Norberto Ochoa (No. 10) looks to pass for a goal.
Courtesy of HIGHLANDER

Title: It’s never too early to look ahead

By: Jon Hammond S.S.W

The UCR 2015-16 athletic season has now come to an end. For some programs this season was defined by reaching new heights, the likes of which the school or conference has ever seen. For others, it was defined by not quite reaching the goal and fueling hunger for next year. All of the athletes in UCR’s 15 Division I programs made their mark on the record books and fought hard through injuries, tough schedules and hostile opponent environments.

Now, while the thrill of competition and sportsmanship is exhilarating, it’s not enough for these Highlander teams. Each and every one of these teams wants to win their conference and then continue on to win a national championship. However, championships are won in the offseason through recruiting and training before they are won on the field of play. With that said, we’re going to see a little sneak peak into how the coaches of some of UCR’s fall sports are feeling about incoming recruits and the upcoming season.

Women’s Soccer

The 2015 women’s soccer team finished the season 11-9 overall and 5-3 in the Big West Conference, a result which Head Coach Nat Gonzalez deemed a “disappointment.” “(We) gave away the game against Irvine, and cost ourselves three points and a conference championship,” says Gonzalez. Despite those sentiments, Gonzalez feels this next season can have success that is reminiscent of the 2013 season when the Highlanders made it to the Big West Conference Tournament final.

The Highlanders lost nine players to graduation, four of whom were starters. However, Gonzalez has 10 incoming recruits to offset the loss and he believes it is a strong incoming class. Of those 10, four are transfer student athletes of sophomore or junior standing. While Gonzalez believes all of the incoming recruits are talented he also believes it will be more difficult for some of the freshmen to make an immediate impact because “the program has grown and developed a lot over the last few years.” Despite that mentality Gonzalez, has no recruit predetermined as a red-shirt asserting “you won’t develope (being redshirted).” Gonzalez prefers to have open competition for travel spots on the roster so that every player knows that they can improve toward gaining a spot or maintaining one.

Next year Gonzalez expects to see nothing shy of a top-four conference finish for his team, and the team’s ultimate goal is getting into the NCAA tournament. This is certainly well within the grasp of this Highlander team, and Gonzalez believes the increase in schedule strength he added in 2014 will help build a championship resume for this team next season.

Men’s soccer

Head Coach Tim Cupello was perfectly candid in describing the 2015 season as a “slight step backwards.” The 2014 season ended with the Highlanders being Big West south division champions and Cupello and the team fully believed this team was poised to repeat. Rather, Cupello believes that the entire team “took their foot off the gas,” but he also believes the team has used their shortcoming as motivation moving into the fall.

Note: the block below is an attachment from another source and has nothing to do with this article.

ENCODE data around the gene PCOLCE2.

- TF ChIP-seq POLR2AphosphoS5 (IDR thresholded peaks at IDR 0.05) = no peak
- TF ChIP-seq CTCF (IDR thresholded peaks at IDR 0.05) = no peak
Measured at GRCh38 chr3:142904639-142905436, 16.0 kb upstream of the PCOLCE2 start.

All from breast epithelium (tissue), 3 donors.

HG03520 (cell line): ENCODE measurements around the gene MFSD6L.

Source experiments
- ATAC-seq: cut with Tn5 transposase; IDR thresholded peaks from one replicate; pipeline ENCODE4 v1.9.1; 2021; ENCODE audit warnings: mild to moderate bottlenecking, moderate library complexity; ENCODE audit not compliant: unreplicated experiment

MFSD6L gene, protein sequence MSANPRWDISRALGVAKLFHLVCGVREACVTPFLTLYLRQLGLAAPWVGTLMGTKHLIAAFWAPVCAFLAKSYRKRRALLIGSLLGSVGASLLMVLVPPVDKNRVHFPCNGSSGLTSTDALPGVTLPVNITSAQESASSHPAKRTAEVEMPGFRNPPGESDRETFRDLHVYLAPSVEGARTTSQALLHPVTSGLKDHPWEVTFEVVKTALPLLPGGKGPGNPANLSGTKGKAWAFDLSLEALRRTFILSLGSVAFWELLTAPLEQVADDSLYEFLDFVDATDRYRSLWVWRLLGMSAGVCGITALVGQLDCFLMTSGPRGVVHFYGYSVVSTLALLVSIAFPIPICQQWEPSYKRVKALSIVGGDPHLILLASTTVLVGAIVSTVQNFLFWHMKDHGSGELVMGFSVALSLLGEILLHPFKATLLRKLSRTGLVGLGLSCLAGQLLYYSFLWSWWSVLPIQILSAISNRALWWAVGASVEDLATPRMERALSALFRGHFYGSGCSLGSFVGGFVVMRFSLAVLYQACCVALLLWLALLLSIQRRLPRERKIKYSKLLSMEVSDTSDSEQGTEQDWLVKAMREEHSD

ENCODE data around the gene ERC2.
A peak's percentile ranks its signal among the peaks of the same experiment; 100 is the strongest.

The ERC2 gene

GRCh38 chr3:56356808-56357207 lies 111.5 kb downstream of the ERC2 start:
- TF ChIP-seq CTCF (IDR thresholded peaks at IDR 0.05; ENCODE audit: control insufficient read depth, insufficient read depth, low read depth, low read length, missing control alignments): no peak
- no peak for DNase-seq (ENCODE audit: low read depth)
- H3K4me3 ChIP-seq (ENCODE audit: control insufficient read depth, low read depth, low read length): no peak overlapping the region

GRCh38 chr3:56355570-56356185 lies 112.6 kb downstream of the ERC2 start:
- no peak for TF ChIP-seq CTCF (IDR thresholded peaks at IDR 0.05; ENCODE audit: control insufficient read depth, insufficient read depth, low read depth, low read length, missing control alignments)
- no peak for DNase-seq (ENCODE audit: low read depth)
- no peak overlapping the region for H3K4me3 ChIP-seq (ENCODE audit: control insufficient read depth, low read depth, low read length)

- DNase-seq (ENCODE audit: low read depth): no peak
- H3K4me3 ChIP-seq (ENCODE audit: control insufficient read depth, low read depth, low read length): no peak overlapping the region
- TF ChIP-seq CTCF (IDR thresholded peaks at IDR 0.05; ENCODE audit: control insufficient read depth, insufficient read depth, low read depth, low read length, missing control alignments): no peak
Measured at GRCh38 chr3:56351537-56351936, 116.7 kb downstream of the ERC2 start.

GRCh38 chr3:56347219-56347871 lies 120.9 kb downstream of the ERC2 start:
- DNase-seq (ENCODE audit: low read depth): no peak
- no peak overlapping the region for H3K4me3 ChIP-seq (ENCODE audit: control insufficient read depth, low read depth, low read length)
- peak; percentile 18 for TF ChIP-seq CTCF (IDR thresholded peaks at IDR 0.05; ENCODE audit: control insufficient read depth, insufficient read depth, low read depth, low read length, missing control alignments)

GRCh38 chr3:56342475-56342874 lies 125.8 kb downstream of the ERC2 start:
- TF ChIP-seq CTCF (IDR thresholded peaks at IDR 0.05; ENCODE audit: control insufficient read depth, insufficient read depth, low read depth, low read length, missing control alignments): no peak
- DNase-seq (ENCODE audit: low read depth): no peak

Cupello was also very candid in his excitement to rectify last year’s shortcomings by citing the experience his team has gained, and the new players coming in to bolster the program. The Highlanders have nine new recruits coming in, five transfers and four freshmen, to help fill the void left by five graduating starters. Cupello asserts this recruiting class is “probably the best in about three years,” and he has no designated red-shirts as he plans to have open competition for travel spots come August.

According to Cupello this Highlander team can beat anybody, but they must first re-establish their strong team culture as a foundation. This culture is made up of “core values of trust and respect” within the team and as well as in the community and classroom. Cupello asserts that if that message is conveyed more consistently, by players and coaches alike, it will allow this team to extract the absolute best out of one another and claim another division title.


For UCR’s volleyball team the goal for the 2015 season was to set a new record for wins as a Division I program, and they accomplished that with 10 wins. Despite this being a record setting season Head Coach Michelle Patton believes next year’s team will be in a position to set even more records. The 2015 season was hampered by injuries and a lack of depth, so Patton has decided to combat that by bringing in a healthy-sized recruiting class of 11 players for the upcoming year. The Highlanders are only losing three players to graduation, so this loss will be more than offset by the incoming recruits.

As far as the immediate impact these players will make, Patton wants “to get everyone under the lights and onto the court” where they can compete for a roster position. Whether these recruits impact the team immediately or not, Patton is focused mostly on the process of becoming a good team, stating, “we’re going to put a lot of time and effort into becoming a great team.” UCR volleyball will be made mostly of underclassmen in 2016, so getting acclimated to high-level volleyball is going to be key in order to succeed. With that said, this is by no means a building season for the Highlanders because, as Patton asserts, she has “seniors who want to win now.”

Volleyball does not have a conference tournament set-up so the regular season is vastly more important than in other sports. In order for the Highlanders to make an NCAA tournament they have to win their conference for a guaranteed bid, or they must build a strong body of work to make it in as an “at large bid.” While this may seem like slim chances, Patton sees it as motivation for her team to “take (this season) match by match and putting in quality effort every week.”